Stanford Encyclopedia of Philosophy

Notes to Concepts of God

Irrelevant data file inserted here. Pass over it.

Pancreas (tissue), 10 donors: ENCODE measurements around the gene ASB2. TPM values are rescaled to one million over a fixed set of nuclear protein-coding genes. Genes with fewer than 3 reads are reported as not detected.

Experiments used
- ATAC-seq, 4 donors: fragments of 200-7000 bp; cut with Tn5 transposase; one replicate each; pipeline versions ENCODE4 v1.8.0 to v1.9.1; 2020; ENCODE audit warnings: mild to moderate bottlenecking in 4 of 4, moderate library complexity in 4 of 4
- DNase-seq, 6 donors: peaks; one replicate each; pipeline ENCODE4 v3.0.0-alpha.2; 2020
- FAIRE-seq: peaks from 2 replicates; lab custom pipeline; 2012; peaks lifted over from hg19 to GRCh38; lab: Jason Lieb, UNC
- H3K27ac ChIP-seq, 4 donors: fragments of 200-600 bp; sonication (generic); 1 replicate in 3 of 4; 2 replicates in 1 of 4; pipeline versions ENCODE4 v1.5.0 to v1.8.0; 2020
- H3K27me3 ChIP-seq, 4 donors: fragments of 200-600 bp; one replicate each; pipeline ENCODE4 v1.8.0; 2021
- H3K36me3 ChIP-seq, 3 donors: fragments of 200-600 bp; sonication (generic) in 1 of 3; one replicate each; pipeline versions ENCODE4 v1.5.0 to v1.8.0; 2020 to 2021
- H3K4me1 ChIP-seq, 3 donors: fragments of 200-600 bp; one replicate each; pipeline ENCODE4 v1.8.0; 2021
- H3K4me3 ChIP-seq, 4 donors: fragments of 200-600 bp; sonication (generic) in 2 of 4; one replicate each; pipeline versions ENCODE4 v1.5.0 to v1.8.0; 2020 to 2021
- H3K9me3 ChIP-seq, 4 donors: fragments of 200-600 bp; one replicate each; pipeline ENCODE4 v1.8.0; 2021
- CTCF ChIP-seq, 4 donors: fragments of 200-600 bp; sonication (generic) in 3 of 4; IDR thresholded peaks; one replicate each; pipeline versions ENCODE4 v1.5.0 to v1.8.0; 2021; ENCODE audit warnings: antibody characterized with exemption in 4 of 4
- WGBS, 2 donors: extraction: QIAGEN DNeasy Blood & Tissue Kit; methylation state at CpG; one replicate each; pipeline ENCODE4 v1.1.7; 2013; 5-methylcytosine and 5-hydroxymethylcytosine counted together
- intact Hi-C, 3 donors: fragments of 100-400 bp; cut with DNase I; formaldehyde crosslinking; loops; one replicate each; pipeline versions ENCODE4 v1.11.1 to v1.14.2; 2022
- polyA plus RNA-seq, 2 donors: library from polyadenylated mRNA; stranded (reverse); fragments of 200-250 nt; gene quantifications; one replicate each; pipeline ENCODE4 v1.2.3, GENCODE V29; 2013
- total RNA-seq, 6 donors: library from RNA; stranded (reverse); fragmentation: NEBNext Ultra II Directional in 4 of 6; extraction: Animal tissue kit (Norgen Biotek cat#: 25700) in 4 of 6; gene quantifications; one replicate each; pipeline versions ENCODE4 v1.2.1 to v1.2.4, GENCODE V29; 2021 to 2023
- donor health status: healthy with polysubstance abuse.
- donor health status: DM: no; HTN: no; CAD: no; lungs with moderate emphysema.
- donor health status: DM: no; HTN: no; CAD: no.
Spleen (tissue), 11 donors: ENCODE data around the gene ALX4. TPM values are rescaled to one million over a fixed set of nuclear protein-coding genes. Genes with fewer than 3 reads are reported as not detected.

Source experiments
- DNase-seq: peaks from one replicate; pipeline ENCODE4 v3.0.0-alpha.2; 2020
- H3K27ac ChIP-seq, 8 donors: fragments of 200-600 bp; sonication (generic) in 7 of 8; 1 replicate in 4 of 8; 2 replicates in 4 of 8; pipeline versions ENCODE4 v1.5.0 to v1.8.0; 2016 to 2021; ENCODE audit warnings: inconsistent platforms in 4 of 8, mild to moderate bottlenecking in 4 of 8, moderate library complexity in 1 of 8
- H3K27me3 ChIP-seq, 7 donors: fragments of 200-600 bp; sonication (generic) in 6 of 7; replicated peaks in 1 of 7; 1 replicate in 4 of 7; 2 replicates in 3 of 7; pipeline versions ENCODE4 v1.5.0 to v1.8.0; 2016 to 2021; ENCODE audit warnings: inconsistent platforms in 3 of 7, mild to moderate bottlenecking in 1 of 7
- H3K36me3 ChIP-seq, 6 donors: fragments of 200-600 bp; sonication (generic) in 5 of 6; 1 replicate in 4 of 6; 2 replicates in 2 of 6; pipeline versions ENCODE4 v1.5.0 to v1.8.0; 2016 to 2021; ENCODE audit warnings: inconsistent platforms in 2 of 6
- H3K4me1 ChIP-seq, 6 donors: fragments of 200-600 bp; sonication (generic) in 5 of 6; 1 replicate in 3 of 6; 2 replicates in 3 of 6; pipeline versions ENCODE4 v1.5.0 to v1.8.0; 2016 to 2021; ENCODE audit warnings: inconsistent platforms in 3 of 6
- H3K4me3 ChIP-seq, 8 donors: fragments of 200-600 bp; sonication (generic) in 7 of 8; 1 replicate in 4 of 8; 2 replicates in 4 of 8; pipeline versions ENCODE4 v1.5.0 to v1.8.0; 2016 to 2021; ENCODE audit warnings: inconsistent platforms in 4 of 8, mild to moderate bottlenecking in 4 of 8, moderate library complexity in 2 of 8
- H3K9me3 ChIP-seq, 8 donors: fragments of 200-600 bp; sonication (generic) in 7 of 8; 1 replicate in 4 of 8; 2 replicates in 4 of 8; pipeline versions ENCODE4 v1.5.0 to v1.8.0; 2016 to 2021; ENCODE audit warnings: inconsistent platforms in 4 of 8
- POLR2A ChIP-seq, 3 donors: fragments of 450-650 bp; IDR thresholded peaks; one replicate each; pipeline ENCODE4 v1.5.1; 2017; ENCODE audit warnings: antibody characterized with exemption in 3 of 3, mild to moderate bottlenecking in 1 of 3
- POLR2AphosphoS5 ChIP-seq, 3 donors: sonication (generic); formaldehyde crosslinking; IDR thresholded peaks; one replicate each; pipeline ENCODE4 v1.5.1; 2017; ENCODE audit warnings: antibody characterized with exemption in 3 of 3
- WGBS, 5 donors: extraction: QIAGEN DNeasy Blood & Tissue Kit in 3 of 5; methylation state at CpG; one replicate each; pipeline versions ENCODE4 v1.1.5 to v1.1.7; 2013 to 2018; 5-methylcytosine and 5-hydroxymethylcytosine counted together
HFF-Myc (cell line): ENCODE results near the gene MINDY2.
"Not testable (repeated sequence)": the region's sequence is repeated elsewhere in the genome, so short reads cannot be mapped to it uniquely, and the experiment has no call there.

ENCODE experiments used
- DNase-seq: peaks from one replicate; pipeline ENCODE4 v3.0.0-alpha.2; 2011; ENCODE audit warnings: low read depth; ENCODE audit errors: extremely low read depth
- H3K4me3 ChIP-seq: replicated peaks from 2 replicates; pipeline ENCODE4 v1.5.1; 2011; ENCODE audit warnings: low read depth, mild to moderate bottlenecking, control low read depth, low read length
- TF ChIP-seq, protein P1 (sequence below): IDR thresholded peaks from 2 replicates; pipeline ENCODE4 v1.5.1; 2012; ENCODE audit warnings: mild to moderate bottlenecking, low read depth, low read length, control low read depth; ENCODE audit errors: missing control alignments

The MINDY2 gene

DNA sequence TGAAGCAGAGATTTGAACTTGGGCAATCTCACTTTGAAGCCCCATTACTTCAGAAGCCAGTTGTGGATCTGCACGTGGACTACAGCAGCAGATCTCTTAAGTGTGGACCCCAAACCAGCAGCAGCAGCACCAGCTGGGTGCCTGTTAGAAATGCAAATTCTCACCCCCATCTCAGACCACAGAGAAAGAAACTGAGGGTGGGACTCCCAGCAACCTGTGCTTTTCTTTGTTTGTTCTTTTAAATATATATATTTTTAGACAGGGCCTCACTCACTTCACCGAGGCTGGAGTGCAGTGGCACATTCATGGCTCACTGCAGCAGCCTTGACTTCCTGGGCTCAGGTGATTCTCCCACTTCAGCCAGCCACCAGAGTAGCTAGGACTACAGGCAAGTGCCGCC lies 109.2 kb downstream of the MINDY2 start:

1. Note that Tillich's own use of “ultimate concern” is ambiguous, sometimes referring to the subject's psychological and existential attitudes toward the object of his or her devotion (see, e.g., Tillich 1957, 4-5) but at others—and more typically—referring to those attitudes qua directed toward what Tillich regards as their appropriate object, namely, Being itself (see, e.g., Tillich 1951, 21; 1957, 9-10). In the latter sense, ultimate concern has an ontological as well as a phenomenological dimension. I am employing the term in its first and purely phenomenological sense, and not the second. The suggestion that Tillich uses the term “ultimate concern” in two senses is further documented in Alston 1961, 12–26, and in Rowe 1968.